Democratic Legislators Filing ‘Caylee’s Law’ Bill in Tennessee

Two Democratic state legislators said today they will introduce legislation that would implement “Caylee’s Law” in Tennessee. The bill, named after a 2-year-old Florida girl whose death led to the murder trial of her mother in Florida, would make it a crime for parents not to report missing children.
Republican state Rep. Ryan Haynes of Knoxville, meanwhile, has told a TV station that he plans to introduce a “Caylee’s Law” as well. Haynes is traveling out of the country today and was not available for comment on the Democratic proposal, according to his legislative secretary.
Caylee’s mother, Casey Anthony, was found not guilty last week in a highly-publicized trial in Florida, though she had acknowledged not reporting the child’s death to authorities.
The jury verdict in the Casey Anthony trial has sparked a national movement to enact a “Caylee’s Law” in multiple states.
(In Tennessee, the proposals come after after Gov. Bill Haslam called for legislators to reduce the number of bills filed, noting there are sometimes multiple bills introduced on the same subject. House Speaker Beth Harwell and Senate Speaker Ron Ramsey have voiced support for a reduction in bill filings, also noting there are often several bills on the same topic.)
More than 11 million people nationwide have signed an online petition supporting Caylee’s law.
The Democratic legislators’ press release is below.


From the Senate Democratic Caucus:
NASHVILLE – State Sen. Eric Stewart (D-Belvidere) and House Minority Leader Craig Fitzhugh (D-Ripley) announced Monday that they are filing a bill to make it a punishable crime when parents or guardians fail to timely notify authorities when a child under their care is missing.
“As Tennessee lawmakers, we cannot do anything to change the outcome of the Casey Anthony trial in Florida, but we can and should strengthen our laws here in Tennessee,” Stewart said. “If a child is missing, the authorities should be notified immediately, not one day or 30 days later.”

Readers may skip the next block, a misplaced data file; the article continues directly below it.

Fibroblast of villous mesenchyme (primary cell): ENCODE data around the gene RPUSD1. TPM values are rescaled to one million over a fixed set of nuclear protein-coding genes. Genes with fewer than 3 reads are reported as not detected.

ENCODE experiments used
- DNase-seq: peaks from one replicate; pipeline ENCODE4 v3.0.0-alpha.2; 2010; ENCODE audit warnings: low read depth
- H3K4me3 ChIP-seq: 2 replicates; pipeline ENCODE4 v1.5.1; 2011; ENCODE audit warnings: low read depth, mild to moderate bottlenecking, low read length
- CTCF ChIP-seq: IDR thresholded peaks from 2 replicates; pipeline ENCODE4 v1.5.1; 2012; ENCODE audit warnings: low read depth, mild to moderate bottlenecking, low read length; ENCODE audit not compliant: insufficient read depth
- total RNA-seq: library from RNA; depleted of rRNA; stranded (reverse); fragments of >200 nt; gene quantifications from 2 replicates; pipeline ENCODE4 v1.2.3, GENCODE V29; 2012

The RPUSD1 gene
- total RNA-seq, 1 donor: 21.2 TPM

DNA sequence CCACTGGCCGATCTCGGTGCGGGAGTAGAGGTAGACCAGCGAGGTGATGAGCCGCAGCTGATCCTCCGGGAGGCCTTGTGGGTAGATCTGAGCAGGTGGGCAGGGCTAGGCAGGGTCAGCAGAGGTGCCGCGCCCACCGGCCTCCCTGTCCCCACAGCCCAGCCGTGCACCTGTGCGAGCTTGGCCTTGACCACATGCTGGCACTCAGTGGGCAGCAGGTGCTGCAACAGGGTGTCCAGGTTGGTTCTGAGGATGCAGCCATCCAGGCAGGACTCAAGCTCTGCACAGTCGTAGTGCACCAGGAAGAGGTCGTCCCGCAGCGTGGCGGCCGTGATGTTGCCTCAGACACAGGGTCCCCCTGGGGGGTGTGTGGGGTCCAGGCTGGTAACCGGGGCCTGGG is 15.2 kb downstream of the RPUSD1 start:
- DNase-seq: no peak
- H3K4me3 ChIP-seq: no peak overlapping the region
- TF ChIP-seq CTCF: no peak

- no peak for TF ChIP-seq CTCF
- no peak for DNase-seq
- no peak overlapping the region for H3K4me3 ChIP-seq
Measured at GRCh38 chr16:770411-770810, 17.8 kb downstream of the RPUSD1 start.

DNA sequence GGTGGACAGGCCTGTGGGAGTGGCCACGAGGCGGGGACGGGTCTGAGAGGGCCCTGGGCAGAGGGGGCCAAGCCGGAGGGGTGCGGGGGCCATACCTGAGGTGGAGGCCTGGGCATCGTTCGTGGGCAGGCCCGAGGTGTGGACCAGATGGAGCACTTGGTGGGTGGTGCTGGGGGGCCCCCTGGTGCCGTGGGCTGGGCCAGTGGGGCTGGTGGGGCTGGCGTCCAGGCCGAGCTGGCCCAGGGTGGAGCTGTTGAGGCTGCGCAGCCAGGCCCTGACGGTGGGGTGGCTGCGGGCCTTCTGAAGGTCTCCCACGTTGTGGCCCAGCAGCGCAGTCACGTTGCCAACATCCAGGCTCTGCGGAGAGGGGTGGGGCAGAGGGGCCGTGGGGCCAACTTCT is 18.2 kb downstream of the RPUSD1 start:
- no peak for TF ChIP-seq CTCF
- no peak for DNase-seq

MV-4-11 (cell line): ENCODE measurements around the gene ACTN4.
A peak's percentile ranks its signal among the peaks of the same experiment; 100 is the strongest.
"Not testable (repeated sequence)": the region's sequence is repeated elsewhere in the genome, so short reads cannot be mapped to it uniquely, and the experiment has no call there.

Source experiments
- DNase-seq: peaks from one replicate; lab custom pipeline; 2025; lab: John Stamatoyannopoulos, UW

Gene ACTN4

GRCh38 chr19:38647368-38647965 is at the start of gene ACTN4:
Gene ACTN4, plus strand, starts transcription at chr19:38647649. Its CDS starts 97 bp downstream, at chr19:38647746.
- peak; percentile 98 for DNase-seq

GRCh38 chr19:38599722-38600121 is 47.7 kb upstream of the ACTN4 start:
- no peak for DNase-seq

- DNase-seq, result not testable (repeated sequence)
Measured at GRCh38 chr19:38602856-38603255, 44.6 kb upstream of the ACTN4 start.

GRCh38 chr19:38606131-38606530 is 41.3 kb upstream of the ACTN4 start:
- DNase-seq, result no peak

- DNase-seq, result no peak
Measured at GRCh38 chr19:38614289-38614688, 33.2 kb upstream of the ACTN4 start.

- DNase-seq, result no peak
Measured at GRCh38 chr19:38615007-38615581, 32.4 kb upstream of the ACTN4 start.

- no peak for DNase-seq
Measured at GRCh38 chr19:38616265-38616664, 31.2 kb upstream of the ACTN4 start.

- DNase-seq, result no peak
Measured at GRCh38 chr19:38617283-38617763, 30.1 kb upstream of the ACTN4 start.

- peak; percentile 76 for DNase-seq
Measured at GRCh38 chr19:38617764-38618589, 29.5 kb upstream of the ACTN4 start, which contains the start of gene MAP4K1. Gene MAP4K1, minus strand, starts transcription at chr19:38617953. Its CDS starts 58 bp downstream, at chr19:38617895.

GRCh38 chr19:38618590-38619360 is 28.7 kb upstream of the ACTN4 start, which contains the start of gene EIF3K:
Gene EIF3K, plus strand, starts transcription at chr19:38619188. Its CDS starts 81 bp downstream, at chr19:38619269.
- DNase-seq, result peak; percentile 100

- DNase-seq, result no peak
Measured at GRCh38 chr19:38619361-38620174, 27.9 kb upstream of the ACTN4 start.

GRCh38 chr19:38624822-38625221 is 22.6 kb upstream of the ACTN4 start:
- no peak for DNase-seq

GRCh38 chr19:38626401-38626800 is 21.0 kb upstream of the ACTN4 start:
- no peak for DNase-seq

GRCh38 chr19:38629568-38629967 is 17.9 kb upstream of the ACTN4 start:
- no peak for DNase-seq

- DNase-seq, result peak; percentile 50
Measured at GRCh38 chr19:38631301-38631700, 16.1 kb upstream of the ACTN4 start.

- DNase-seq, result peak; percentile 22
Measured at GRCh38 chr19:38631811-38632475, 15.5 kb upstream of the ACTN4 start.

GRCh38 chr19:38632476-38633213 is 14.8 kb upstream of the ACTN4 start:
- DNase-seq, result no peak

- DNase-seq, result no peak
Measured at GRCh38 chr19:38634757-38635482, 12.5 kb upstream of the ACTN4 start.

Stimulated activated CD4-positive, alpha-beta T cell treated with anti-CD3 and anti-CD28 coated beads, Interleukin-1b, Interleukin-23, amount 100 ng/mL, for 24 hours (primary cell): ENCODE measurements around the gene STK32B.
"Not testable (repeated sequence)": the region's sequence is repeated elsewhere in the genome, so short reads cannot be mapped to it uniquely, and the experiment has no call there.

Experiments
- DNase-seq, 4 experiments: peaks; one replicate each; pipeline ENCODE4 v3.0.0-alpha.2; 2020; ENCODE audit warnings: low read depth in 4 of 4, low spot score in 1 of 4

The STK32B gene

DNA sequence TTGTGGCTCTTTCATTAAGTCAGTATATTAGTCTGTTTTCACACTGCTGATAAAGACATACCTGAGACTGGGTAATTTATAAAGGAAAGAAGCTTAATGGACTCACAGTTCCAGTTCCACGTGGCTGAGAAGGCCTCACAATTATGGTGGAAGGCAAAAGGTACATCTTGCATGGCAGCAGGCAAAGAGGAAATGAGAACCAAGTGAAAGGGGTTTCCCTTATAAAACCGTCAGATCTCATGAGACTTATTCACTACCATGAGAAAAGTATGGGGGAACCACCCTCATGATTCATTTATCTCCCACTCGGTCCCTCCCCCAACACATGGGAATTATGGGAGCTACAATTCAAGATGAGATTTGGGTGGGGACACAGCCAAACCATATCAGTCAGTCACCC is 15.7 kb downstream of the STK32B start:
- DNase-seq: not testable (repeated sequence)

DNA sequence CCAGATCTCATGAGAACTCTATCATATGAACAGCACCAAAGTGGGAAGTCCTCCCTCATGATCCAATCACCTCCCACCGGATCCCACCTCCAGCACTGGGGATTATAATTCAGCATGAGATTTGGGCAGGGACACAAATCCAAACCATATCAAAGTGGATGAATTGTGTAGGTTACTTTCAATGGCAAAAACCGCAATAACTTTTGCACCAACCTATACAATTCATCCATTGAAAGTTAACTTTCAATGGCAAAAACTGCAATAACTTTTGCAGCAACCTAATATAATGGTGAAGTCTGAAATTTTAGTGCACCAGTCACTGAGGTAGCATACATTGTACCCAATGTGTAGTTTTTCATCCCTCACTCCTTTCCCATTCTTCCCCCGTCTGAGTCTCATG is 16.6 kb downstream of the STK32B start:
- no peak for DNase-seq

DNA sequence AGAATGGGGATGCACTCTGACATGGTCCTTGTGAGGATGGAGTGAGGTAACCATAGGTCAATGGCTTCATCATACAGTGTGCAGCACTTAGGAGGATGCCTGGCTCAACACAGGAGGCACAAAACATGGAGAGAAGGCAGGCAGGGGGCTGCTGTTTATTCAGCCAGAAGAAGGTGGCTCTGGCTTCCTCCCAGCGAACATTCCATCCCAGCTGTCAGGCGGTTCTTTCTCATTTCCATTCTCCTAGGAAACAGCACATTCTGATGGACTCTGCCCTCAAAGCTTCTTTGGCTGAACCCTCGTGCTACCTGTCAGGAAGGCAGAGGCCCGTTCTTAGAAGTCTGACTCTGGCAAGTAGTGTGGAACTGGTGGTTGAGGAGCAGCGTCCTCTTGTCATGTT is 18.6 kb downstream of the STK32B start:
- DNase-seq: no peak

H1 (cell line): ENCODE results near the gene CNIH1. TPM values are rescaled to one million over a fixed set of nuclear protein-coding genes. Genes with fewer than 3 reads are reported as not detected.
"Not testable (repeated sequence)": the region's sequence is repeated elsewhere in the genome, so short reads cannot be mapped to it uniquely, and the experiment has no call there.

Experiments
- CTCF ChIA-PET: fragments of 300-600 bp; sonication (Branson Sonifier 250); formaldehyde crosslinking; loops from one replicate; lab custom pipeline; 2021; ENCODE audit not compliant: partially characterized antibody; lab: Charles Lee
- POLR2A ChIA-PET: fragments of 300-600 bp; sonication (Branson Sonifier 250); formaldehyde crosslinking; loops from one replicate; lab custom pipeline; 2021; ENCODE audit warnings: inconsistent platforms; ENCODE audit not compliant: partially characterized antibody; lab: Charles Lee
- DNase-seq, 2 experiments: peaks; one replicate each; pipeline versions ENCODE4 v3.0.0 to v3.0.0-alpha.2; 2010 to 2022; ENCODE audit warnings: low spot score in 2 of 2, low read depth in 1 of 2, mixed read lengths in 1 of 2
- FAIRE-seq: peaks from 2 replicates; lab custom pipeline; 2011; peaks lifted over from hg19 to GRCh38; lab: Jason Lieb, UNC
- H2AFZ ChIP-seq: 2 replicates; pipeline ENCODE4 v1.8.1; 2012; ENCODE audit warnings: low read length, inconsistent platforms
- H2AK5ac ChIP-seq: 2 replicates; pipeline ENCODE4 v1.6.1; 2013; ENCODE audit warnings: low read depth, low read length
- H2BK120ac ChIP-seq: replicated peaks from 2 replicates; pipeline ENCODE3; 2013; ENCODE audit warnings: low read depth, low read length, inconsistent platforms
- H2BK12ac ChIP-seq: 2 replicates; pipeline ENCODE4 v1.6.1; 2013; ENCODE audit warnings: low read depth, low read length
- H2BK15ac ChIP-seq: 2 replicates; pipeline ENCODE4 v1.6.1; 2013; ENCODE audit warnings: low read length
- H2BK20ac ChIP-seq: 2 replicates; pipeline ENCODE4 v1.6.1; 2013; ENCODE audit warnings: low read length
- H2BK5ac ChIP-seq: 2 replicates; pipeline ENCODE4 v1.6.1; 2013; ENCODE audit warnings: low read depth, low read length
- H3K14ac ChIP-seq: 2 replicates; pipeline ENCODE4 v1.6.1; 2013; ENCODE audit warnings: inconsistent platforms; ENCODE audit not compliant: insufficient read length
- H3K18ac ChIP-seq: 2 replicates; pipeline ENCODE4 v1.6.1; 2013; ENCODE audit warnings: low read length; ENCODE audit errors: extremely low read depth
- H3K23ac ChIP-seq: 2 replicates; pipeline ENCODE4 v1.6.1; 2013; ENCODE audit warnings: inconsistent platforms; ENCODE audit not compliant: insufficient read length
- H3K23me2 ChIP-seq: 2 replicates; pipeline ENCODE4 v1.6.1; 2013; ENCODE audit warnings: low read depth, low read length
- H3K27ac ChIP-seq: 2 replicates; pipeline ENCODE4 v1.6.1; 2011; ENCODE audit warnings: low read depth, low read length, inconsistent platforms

The bill, known as “Caylee’s Law,” requires that authorities be notified as soon as a parent or guardian has reason to believe that a child within their custody or care has gone missing. Currently, Tennessee law (TCA 37-10-202) requires parents to report such information, but does not provide any means for enforcement.
Under Fitzhugh and Stewart’s bill, failure to notify authorities would constitute a misdemeanor. In situations in which bodily injury or death of the child resulted, the crime would be elevated to a felony.
Tennessee currently participates in the AMBER Alert system, which brings the state’s law enforcement community, media broadcasting agencies and the public together to locate missing and abducted children. Those resources can’t be used, however, until the parent or guardian picks up the phone and notifies authorities.
“With any missing person’s case, and especially with children, every second counts,” Fitzhugh said. “If a child in our state is missing, we want authorities to be able to begin searching immediately. This law would make it a crime for any parent or guardian to delay the process that could bring a child to safety.”
Stewart and Fitzhugh said they are speaking with district attorneys and legislative lawyers to determine reporting timeline requirements that could vary based on the age of the child.
The bill follows last week’s verdict in the Casey Anthony trial, which garnered national attention after the mother waited 31 days to report that her 2-year-old daughter Caylee had gone missing. The girl’s remains were later found near her Florida home.

One thought on “Democratic Legislators Filing ‘Caylee’s Law’ Bill in Tennessee

  1. David

    Tennessee’s jails are full enough. It is very unfortunate about what happened to Caylee. The fact that these two legislators do not have faith in our judicial system and want to make criminals out of more parents is unfortunate, especially to parents who may already be suffering. This law will not bring Caylee back nor will it prevent others from not reporting. It is certain to be ambiguous and not evenly enforced. We have enough laws enforce the ones we have. Oh, and by the way, when someone leads the police to where the evidence is, the police should not have a hissy fit because the place is swampy and muddy. Do your jobs!

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